Next, the viewer is exposed to a map of Poland which includes the location of Nazi concentration camps while the caption reads “Occupied Polish Territories”. The use of maps is another visual tool that lends credence to the Polish embassy’s arguments as maps are also historical artifacts that are seen as trustworthy. Thus, the viewer is led to trust the Polish embassy’s’ depiction of Poland as occupied territory.

Image 3: Map of Nazi Concentration Camps

Poland 3.png

Finally, after making a claim to the truth, and proving its trustworthiness, the Polish embassy presents its main argument: that journalists routinely misuse the term Polish Camps instead of German Camps on Polish Soil.

On the one hand this is a legitimate claim. Journalists and media outlets shape the way news consumers view and understand the world. As such, their misuse of the term Polish Camps promotes a negative and false view of Poland and its past.

On the other hand, the depiction of journalists as untrustworthy echoes attacks on the media now heard around the globe. From the US, to Turkey and Hungary, the media and its institutions are depicted as a threat given their systematic bias. It is thus possible that this video, intentionally or unintentionally, further weakens the press and its role in society as the watchdog of democracy. The attack on the media is most evident when taking into account the narration “Using misleading language obscures the tragedy of millions of Holocaust victims”. This narrations suggests that journalists not only mis-represent the truth but that they also add further injury to Holocaust survivors. The media and journalists are thus de-legitimized in this video on moral grounds.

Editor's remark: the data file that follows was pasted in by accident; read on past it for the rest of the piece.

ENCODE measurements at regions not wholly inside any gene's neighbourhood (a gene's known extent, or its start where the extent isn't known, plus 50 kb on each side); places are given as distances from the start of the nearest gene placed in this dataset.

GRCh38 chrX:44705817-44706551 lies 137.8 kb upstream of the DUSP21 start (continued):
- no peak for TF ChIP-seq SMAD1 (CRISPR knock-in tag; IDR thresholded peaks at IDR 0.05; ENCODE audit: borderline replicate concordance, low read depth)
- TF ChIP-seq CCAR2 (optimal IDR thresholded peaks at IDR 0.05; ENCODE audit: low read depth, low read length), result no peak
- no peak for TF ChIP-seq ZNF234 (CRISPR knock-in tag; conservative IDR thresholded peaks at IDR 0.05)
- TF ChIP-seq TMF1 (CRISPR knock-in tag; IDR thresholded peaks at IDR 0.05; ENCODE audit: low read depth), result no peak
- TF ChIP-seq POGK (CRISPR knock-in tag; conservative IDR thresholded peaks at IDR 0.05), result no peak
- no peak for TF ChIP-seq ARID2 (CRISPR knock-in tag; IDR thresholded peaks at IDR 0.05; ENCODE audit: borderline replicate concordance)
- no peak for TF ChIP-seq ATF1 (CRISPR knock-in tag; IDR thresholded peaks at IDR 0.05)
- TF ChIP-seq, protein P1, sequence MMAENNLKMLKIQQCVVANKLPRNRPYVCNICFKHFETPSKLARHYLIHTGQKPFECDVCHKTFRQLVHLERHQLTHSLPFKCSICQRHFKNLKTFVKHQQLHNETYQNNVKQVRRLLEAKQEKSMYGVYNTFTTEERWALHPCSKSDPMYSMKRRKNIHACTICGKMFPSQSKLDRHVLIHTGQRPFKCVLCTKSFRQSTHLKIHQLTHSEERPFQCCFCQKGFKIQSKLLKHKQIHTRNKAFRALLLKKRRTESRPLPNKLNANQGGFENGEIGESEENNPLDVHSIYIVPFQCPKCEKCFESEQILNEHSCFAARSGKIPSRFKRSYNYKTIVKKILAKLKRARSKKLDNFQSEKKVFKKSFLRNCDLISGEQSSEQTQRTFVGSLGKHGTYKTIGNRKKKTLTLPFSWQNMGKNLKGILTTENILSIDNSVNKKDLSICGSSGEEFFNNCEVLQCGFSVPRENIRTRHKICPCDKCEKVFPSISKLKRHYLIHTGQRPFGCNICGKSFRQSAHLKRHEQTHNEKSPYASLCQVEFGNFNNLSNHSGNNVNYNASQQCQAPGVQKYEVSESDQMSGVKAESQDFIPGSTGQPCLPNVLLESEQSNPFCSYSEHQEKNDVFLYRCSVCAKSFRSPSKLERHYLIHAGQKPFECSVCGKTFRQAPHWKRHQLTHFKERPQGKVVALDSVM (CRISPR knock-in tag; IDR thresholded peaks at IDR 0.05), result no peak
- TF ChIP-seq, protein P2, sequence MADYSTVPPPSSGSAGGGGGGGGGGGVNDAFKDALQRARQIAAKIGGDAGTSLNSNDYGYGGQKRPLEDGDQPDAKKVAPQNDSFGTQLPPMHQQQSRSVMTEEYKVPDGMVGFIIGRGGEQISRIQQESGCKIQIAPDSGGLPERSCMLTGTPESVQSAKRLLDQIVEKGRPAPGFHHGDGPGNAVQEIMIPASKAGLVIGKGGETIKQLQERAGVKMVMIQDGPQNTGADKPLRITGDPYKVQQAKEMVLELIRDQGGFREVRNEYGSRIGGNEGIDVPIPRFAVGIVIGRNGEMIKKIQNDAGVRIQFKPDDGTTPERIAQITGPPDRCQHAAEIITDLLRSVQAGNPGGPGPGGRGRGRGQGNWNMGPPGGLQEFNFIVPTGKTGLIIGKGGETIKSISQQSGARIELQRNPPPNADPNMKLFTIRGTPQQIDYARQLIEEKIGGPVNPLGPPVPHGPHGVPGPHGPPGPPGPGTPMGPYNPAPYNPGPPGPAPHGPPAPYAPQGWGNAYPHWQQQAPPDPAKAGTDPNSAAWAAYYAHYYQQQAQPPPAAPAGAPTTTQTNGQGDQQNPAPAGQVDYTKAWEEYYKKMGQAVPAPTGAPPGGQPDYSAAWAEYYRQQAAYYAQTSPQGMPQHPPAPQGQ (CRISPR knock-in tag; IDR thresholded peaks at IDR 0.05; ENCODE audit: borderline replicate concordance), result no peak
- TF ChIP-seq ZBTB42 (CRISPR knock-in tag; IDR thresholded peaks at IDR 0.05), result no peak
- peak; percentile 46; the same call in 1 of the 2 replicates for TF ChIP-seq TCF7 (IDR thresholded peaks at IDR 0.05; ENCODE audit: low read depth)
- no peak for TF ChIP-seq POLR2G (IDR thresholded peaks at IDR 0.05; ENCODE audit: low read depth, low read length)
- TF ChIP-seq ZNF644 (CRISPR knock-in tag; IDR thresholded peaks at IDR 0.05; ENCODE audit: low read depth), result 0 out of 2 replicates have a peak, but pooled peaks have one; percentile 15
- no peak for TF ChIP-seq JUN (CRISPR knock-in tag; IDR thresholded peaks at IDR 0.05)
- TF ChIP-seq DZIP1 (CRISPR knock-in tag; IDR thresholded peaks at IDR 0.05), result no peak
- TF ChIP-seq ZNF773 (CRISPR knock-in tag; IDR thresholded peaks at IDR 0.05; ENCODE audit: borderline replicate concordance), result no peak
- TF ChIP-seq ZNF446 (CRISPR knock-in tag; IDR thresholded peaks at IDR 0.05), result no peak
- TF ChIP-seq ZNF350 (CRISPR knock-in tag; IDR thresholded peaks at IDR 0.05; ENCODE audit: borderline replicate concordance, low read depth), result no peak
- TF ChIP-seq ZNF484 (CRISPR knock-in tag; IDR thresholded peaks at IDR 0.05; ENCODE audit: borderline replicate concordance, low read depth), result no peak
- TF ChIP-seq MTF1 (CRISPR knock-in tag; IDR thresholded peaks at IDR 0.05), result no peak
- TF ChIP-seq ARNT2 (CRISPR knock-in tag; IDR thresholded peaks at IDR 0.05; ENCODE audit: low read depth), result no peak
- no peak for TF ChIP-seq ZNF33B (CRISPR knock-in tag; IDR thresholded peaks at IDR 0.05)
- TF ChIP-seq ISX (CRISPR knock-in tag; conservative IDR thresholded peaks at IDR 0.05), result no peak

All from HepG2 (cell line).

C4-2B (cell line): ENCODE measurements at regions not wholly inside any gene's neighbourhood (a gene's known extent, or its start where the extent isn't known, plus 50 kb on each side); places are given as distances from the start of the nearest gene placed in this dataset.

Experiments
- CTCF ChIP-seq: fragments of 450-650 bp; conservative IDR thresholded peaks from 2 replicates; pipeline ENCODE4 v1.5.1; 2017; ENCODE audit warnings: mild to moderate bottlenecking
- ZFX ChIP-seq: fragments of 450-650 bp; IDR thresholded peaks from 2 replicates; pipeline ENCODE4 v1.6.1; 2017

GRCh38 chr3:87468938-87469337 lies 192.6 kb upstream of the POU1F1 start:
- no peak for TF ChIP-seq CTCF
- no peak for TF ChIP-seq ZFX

The video ends with an image and a narration that encapsulates its entire argument. The narration is “It’s not just semantics, it’s a matter of historical integrity an accuracy”, while the image is that of the Ghetto wall, an image which depicts the manner in which Nazi Germany divided Poland and sent 3 million of its citizens to their deaths. Thus, Poland is the victim, not the oppressor.

The importance of the past

The video published by the Polish embassy to the US is but one example of a global campaign managed by the Polish MFA which aims to tell the truth about World War 2 death camps. This campaign includes a twitter channel called “Truth about the Camps” which publicizes instances in which newspapers and media outlets used the term Polish Death Camps. In addition, the channel publicizes instances in which media outlets printed corrections after being contacted by local embassies.

Notably, the Truth About the Camps twitter channel often publishes information in Polish such as instances in which local embassies waged battle against local newspapers and won. It is the use of Polish which suggests that the Polish MFA’s campaign is both a tool for public diplomacy and domestic diplomacy. Foreign audiences are meant to adopt Poland’s historic narrative while domestic audiences are meant to view the MFA as an important national actor which is moulding the world’s view of Poland.

Some may wonder why the Polish MFA is busy with shaping its country’s history and not it’s present. Indeed Selfie Diplomacy often refers to the use of social media to craft a nation’s contemporary image. Yet in a time when images rule supreme, a nation’s past may be as important as its present. Moreover, the past is often used as a prism to understand the present. For instance, by removing the Holocaust’s moral blemish from its past Poland is able to increase its legitimacy and moral standing in the present.